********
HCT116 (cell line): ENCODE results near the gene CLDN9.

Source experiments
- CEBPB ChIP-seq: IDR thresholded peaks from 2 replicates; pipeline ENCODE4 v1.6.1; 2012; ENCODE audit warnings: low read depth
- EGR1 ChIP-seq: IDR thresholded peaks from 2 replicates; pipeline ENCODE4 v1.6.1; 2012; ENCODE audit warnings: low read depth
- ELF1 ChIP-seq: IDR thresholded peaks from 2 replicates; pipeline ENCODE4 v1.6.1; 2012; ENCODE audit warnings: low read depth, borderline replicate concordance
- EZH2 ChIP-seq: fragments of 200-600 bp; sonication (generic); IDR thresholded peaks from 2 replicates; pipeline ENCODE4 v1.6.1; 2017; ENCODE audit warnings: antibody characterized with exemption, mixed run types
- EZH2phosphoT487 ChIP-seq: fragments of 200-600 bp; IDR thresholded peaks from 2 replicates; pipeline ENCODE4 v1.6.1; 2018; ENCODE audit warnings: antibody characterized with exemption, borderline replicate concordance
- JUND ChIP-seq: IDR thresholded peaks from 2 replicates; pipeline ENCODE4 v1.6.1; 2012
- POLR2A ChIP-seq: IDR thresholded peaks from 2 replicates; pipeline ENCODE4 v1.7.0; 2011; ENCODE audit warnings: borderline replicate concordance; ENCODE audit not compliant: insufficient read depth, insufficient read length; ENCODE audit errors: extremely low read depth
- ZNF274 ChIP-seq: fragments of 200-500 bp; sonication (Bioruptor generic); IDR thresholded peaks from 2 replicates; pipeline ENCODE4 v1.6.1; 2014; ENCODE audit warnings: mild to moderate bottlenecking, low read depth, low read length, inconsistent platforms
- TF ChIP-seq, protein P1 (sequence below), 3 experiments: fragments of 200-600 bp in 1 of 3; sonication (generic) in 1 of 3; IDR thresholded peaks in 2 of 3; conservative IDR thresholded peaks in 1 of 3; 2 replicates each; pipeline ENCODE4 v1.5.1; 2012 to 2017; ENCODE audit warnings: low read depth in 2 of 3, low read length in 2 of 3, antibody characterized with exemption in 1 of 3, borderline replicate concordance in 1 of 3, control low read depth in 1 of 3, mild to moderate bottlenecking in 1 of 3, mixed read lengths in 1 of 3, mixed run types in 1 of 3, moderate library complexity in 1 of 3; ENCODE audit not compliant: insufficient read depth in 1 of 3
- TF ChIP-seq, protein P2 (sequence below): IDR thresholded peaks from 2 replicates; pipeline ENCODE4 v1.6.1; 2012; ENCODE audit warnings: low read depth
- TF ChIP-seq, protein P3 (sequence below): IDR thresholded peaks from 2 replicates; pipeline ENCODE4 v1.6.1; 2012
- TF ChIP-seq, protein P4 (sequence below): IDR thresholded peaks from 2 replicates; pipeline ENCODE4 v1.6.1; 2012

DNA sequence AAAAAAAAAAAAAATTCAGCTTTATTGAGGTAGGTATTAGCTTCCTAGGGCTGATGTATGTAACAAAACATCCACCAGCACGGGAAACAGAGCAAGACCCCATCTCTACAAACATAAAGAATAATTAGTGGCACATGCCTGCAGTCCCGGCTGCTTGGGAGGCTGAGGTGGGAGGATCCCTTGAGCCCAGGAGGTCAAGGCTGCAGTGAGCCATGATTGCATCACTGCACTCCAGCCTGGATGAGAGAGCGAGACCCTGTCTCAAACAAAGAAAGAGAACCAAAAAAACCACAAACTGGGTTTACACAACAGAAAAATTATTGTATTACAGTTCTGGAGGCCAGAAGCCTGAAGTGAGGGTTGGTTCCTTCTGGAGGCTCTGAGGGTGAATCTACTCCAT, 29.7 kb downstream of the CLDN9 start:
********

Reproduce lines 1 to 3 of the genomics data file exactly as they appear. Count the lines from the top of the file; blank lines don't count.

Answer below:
HCT116 (cell line): ENCODE results near the gene CLDN9.

Source experiments
- CEBPB ChIP-seq: IDR thresholded peaks from 2 replicates; pipeline ENCODE4 v1.6.1; 2012; ENCODE audit warnings: low read depth